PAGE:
Effects of drink driving on crash risk based on random breath test data

Y. C. Li, Nang Ngai Sze, S. C. Wong, K. L. Tsui, F. L. So

Research output: Journal article publicationJournal articleAcademic researchpeer-review

7 Citations (Scopus)


Introduction: Driving under the influence of alcohol (DUIA) is an important contributor to road crashes, injuries, and fatalities. Legal limits on drivers' breath alcohol concentration (BrAC) were first introduced in Hong Kong during the 1990s. Since then, the number of alcohol-related crashes has decreased. In 2009, police were empowered to conduct random breath tests (RBT) at roadblocks at any time. The availability of comprehensive RBT data allows us to determine the relationship between crash risk and BrAC, while controlling for confounding factors such as temporal distribution, road environment, and traffic conditions. Method: In this study, we established two negative binomial regression models to analyse the risk of crashes in which people are killed or seriously injured (KSI crashes) and those involving only slight injuries on 182 urban road segments. Results: Our results indicated that a higher mean BrAC markedly increases the risk of KSI crashes. However, there was no relationship between the risk of crashes involving slight injury and mean BrAC, although the absence of a hard shoulder, the presence of roadside parking bays, the dawn period, and the location noticeably increase the risk of these crashes. Conclusion: It is worth exploring the benefits of remedial measures if comprehensive information on demographics and the driving habits of individual drivers become available in the future.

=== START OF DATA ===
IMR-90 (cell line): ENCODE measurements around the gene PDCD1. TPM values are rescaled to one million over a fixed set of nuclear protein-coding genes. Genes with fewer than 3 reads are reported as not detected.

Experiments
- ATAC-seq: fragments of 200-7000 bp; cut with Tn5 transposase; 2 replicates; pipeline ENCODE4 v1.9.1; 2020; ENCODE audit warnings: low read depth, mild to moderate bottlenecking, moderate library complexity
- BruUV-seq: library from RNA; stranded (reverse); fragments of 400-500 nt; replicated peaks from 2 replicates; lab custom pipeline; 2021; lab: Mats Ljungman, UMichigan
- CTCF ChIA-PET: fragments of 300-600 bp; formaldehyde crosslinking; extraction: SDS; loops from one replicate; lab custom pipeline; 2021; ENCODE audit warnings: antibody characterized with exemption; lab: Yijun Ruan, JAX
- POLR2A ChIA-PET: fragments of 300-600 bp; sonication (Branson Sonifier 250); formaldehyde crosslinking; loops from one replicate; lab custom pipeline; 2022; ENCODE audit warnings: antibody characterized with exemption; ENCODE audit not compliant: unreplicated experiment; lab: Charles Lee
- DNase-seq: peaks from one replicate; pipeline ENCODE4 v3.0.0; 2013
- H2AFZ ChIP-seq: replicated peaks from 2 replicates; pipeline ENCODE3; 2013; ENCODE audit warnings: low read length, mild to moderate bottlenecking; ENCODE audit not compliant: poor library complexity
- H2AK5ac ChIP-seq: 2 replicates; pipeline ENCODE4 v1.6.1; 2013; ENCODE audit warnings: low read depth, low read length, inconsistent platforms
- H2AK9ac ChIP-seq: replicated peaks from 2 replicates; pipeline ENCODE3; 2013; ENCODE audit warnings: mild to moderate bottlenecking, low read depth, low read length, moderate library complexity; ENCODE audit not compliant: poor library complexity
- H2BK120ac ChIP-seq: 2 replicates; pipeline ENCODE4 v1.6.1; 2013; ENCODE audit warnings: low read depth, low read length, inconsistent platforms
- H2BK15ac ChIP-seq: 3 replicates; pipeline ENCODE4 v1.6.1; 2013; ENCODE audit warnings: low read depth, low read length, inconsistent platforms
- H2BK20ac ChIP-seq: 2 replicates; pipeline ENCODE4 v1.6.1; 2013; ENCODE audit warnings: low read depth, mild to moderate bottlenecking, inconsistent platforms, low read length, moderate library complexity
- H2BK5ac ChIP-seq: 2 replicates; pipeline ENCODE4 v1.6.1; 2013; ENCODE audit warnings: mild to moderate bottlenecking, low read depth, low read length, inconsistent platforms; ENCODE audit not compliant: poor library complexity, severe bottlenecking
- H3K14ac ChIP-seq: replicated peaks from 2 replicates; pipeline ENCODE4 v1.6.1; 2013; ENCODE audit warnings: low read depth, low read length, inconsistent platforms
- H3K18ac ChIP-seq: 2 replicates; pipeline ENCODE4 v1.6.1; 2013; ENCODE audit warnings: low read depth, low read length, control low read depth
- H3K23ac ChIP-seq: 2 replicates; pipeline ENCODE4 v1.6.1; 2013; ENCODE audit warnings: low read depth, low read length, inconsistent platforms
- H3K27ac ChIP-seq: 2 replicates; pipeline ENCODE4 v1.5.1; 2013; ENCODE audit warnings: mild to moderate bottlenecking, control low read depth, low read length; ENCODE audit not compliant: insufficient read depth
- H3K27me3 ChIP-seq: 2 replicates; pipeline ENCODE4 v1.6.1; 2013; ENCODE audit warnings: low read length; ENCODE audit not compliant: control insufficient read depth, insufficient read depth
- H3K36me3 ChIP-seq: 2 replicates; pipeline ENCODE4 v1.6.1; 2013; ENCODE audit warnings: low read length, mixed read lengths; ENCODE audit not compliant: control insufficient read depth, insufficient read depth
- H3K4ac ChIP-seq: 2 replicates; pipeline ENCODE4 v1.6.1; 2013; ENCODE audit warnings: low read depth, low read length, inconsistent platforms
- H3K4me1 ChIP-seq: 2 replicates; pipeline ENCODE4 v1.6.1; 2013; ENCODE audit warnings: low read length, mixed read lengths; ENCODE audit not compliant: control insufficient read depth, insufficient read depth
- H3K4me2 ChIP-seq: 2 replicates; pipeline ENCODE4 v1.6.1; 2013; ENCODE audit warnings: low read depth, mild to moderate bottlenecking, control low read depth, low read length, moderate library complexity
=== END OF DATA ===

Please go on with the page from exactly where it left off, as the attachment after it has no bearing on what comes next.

Original languageEnglish
Pages (from-to)146-154
Number of pages9
JournalHong Kong Journal of Emergency Medicine
Issue number3
Publication statusPublished - 1 Jan 2013
Externally publishedYes


  • Accident prevention
  • Drinking behaviour
  • Hong Kong
  • Legislation
  • Traffic accident

ASJC Scopus subject areas

  • Emergency Medicine


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